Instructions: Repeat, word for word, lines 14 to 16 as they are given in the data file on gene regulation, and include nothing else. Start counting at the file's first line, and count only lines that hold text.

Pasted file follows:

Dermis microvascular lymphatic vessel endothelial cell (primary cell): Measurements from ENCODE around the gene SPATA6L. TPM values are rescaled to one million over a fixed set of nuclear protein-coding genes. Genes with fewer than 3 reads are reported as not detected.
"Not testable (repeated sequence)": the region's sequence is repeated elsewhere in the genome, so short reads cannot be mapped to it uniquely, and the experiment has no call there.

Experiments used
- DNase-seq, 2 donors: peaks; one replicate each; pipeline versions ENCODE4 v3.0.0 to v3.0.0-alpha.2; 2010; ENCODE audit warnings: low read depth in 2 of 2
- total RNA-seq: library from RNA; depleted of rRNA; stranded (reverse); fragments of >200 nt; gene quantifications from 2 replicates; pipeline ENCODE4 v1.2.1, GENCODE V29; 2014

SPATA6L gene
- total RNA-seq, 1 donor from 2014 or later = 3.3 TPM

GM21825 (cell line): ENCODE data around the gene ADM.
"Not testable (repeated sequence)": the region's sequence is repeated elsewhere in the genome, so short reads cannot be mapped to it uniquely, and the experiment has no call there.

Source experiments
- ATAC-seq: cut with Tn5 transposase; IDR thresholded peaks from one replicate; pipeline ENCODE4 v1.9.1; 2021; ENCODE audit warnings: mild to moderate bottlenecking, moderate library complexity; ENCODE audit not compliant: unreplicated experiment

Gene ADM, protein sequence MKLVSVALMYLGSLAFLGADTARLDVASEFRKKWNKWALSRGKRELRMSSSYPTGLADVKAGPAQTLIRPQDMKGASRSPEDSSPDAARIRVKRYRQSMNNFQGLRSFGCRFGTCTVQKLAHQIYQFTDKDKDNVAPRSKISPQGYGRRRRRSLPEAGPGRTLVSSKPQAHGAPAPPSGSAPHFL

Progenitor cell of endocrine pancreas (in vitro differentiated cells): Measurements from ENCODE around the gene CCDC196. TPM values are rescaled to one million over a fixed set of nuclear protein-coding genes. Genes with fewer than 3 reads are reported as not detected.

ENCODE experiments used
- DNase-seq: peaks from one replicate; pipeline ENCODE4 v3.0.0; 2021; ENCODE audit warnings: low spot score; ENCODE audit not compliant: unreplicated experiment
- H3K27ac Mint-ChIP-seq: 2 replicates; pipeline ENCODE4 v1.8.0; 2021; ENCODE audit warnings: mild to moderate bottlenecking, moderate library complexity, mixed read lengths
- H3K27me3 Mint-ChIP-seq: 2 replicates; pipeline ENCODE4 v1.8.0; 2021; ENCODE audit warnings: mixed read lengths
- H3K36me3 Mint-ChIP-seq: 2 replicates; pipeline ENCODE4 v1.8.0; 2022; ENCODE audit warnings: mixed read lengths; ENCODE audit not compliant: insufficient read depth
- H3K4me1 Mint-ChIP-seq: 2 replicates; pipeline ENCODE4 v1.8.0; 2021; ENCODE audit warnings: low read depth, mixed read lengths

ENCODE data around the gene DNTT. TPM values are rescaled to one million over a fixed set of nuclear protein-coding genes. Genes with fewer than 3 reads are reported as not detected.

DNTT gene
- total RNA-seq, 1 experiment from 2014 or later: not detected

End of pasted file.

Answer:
ENCODE experiments used
- DNase-seq: peaks from one replicate; pipeline ENCODE4 v3.0.0; 2021; ENCODE audit warnings: low spot score; ENCODE audit not compliant: unreplicated experiment
- H3K27ac Mint-ChIP-seq: 2 replicates; pipeline ENCODE4 v1.8.0; 2021; ENCODE audit warnings: mild to moderate bottlenecking, moderate library complexity, mixed read lengths